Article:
City’s Point-in-Time Count shows decline in homelessness in 2021
New Bedford, Massachusetts– The City of New Bedford has concluded and finalized its annual Point-in-Time Count of individuals experiencing homelessness for 2021. The Point-in-Time (PIT) Count is required by the U.S. Department of Housing & Urban Development (HUD) and is conducted across the nation during the last 10 days of January.
The number of individuals experiencing homelessness in New Bedford has decreased 7%, to 372, and was less than the average count of 391 over the prior decade. The numbered of unsheltered people counted during the 2021 PIT Count, 43 people, was the lowest count recorded since 2014. The number of sheltered people (those living in emergency or transitional housing), 329, was the lowest count recorded since 2013, with the exception of 2017.
In previous years, more people experiencing homelessness lived in family households with children compared to adult-only households; this year marks the first time the number of people within family households experiencing homeless (165) equaled the number of people in adult-only homeless households (164). The count also found that there were no families or children under 18 living on the streets in 2021; 28 individuals in the city were unaccompanied youth (a HUD definition that includes those who are between ages 18-24), an increase of eight individuals since 2020.
This year also marks the first time since PIT counts have been recorded in New Bedford that no unsheltered individuals identified as being a veteran.
Consistent with 2020 statistics, fewer people meeting the definition of chronic homelessness in 2021 were living on the streets, and more were living in shelter, with the most vulnerable people housed rather than on the streets.
The Point-in-Time Count (PIT) is conducted in New Bedford through the efforts of the New Bedford Continuum of Care, known as the Homeless Service Providers Network (HSPN). The HSPN is convened and staffed by the City’s Office of Housing and Community Development.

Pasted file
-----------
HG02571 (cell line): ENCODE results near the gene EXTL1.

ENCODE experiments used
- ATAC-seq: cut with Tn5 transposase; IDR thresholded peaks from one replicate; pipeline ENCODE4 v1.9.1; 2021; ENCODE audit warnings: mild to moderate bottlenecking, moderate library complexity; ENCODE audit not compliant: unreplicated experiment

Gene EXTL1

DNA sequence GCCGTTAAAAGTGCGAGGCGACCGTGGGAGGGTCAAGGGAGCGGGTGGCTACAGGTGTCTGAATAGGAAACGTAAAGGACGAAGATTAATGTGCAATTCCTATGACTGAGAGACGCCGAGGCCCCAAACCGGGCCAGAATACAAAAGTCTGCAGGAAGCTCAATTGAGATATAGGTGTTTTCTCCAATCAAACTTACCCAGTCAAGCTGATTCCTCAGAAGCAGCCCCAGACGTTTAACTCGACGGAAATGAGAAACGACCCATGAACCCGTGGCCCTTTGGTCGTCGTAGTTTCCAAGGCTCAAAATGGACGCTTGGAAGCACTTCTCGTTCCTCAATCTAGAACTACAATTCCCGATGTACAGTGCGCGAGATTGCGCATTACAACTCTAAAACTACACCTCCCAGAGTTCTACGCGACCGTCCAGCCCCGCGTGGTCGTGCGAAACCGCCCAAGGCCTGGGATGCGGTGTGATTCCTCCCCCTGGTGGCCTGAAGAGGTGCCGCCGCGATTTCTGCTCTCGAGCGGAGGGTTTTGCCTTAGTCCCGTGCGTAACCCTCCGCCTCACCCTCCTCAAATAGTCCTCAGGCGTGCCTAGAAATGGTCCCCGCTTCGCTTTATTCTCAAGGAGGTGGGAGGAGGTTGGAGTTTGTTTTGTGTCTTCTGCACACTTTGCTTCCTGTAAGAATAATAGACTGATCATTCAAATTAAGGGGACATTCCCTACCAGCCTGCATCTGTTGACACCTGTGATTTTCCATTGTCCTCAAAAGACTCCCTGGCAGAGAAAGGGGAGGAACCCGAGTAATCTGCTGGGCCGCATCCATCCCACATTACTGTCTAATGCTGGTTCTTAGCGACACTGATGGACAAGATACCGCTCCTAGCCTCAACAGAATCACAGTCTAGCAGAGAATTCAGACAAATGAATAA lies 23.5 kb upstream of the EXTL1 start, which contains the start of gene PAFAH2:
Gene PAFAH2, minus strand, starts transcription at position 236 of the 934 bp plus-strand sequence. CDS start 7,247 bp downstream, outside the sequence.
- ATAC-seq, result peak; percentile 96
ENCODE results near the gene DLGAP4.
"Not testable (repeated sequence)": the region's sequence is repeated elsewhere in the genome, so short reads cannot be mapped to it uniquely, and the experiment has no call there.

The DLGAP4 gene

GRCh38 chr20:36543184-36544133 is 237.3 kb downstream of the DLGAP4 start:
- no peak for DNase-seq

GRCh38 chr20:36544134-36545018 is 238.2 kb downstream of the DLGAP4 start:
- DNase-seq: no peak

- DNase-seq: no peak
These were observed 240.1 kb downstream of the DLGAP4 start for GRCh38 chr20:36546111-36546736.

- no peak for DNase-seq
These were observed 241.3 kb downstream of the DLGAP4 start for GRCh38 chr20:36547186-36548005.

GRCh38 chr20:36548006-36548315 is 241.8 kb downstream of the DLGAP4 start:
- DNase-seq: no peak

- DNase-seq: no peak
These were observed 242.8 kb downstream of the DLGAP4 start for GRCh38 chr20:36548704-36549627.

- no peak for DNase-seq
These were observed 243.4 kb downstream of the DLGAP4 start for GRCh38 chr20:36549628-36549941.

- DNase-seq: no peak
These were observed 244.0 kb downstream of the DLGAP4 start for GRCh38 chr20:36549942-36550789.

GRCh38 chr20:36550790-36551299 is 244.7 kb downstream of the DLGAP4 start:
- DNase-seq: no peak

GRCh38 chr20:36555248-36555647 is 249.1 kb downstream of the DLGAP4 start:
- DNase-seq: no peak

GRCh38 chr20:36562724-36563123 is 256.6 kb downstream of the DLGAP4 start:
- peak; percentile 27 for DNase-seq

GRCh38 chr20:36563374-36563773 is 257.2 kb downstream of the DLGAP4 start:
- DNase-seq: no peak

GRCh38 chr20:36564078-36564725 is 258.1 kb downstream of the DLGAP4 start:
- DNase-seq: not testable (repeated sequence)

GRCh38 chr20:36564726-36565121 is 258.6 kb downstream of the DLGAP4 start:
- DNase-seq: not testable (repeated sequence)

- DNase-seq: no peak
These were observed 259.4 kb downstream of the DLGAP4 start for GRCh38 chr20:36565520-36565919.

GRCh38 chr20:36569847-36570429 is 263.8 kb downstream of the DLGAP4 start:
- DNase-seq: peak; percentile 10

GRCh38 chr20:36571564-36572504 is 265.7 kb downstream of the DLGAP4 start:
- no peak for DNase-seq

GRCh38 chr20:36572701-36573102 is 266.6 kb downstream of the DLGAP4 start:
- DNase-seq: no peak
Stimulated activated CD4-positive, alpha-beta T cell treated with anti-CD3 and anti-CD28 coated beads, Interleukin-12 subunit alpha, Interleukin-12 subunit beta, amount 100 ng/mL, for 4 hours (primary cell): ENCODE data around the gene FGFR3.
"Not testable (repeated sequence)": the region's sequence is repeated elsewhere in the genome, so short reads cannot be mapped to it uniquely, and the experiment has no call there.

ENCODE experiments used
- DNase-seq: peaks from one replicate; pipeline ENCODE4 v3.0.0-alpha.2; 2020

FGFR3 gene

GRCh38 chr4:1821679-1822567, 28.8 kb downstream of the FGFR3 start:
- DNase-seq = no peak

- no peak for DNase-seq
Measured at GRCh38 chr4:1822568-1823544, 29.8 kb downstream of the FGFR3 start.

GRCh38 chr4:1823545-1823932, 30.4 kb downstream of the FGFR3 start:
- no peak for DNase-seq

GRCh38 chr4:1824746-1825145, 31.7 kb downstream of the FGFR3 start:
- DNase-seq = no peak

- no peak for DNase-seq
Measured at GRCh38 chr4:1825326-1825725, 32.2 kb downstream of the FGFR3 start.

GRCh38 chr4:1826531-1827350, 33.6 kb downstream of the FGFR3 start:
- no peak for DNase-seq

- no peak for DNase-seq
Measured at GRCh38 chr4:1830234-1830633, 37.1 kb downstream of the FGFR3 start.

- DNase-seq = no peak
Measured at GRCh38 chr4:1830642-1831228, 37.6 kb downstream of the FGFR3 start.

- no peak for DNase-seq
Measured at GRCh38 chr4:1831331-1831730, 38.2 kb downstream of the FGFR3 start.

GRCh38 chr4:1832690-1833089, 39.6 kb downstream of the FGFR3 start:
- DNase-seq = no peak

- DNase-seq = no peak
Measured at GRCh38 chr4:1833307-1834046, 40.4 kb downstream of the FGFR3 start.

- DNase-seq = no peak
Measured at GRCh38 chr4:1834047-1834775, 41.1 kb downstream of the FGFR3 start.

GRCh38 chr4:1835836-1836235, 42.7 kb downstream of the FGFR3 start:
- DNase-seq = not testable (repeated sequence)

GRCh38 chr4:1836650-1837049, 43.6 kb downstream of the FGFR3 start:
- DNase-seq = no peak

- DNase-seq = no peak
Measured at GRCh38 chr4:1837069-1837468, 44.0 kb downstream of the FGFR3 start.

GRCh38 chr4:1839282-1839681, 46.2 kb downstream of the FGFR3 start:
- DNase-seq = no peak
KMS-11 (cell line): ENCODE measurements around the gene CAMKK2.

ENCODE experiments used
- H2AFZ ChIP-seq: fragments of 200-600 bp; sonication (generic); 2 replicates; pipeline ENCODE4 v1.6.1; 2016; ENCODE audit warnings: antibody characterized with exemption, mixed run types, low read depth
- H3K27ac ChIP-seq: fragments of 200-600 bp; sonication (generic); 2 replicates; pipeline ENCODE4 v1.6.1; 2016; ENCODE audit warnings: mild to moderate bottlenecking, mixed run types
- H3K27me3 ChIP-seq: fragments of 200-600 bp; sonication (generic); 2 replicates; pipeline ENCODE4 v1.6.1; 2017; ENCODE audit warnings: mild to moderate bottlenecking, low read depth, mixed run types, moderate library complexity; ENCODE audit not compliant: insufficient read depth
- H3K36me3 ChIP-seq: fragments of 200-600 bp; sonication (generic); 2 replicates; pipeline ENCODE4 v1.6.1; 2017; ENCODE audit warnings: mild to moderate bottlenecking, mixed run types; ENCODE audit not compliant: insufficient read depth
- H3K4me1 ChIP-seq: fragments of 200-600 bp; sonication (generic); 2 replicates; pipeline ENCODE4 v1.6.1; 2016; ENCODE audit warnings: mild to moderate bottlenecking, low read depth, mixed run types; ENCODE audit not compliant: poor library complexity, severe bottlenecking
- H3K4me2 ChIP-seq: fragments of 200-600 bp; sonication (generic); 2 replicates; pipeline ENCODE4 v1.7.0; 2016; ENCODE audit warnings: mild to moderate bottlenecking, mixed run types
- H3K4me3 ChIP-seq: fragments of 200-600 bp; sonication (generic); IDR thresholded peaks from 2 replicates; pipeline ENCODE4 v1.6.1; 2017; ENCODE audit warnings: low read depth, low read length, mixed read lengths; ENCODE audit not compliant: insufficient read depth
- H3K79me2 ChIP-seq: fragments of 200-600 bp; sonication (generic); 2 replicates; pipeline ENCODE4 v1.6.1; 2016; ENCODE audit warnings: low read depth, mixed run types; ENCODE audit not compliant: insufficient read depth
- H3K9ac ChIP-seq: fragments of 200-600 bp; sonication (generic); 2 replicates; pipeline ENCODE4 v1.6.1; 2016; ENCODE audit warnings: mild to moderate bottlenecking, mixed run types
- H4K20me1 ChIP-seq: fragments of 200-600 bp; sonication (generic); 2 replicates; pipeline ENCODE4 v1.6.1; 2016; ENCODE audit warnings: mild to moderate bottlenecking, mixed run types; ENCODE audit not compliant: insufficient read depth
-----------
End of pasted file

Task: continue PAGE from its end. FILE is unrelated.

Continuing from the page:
The City’s Housing and Community Development staff attribute the improvements this year to a range of factors, including the proactive use of best practices for moving families and individuals more quickly from unstable living situations into more stable and sustainable housing solutions, and the diverse coalition of service providers that have strategically worked throughout the pandemic this past year to better meet homelessness challenges.
The New Bedford PIT Count helps identify vulnerable groups by conducting surveys that provide demographic characteristics, history of homelessness, self-identified challenges, and other vital information. The census counts both sheltered and unsheltered individuals and families experiencing homelessness on a given night; due to the pandemic, this year’s PIT Count extended for several days to ensure an accurate count and was undertaken by a professional Street Outreach Team from Steppingstone. The information collected through the PIT Count is used to help measure New Bedford’s progress towards ending homelessness and to help refine and strategically focus future planning efforts toward that end. Typically, the data collected through these efforts provides a reliable snapshot of both sheltered and unsheltered individuals and families experiencing homelessness.
For more information about the approach being taken by the city’s HSPN in addressing homelessness, visit www.nbhspn.com.